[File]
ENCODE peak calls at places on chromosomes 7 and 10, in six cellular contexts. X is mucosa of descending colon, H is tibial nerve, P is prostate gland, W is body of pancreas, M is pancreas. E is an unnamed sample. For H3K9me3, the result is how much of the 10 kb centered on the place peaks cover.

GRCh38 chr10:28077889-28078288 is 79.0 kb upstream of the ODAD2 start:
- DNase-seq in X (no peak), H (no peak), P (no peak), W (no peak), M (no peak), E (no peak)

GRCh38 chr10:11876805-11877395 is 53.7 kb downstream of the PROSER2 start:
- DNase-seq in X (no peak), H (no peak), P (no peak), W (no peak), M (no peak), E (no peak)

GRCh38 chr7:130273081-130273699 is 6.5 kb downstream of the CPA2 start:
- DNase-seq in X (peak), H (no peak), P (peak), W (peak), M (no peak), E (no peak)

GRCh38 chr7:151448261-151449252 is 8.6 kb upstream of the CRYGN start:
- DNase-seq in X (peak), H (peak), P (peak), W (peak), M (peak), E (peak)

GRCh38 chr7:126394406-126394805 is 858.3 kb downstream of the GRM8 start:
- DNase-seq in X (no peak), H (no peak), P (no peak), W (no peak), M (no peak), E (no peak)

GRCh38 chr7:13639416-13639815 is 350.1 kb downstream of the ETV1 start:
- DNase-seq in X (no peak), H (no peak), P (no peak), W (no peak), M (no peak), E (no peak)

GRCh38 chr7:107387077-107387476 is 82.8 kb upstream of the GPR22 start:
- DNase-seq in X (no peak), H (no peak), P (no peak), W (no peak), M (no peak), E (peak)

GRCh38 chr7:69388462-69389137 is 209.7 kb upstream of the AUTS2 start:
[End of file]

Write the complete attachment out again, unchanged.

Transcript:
ENCODE peak calls at places on chromosomes 7 and 10, in six cellular contexts. X is mucosa of descending colon, H is tibial nerve, P is prostate gland, W is body of pancreas, M is pancreas. E is an unnamed sample. For H3K9me3, the result is how much of the 10 kb centered on the place peaks cover.

GRCh38 chr10:28077889-28078288 is 79.0 kb upstream of the ODAD2 start:
- DNase-seq in X (no peak), H (no peak), P (no peak), W (no peak), M (no peak), E (no peak)

GRCh38 chr10:11876805-11877395 is 53.7 kb downstream of the PROSER2 start:
- DNase-seq in X (no peak), H (no peak), P (no peak), W (no peak), M (no peak), E (no peak)

GRCh38 chr7:130273081-130273699 is 6.5 kb downstream of the CPA2 start:
- DNase-seq in X (peak), H (no peak), P (peak), W (peak), M (no peak), E (no peak)

GRCh38 chr7:151448261-151449252 is 8.6 kb upstream of the CRYGN start:
- DNase-seq in X (peak), H (peak), P (peak), W (peak), M (peak), E (peak)

GRCh38 chr7:126394406-126394805 is 858.3 kb downstream of the GRM8 start:
- DNase-seq in X (no peak), H (no peak), P (no peak), W (no peak), M (no peak), E (no peak)

GRCh38 chr7:13639416-13639815 is 350.1 kb downstream of the ETV1 start:
- DNase-seq in X (no peak), H (no peak), P (no peak), W (no peak), M (no peak), E (no peak)

GRCh38 chr7:107387077-107387476 is 82.8 kb upstream of the GPR22 start:
- DNase-seq in X (no peak), H (no peak), P (no peak), W (no peak), M (no peak), E (peak)

GRCh38 chr7:69388462-69389137 is 209.7 kb upstream of the AUTS2 start: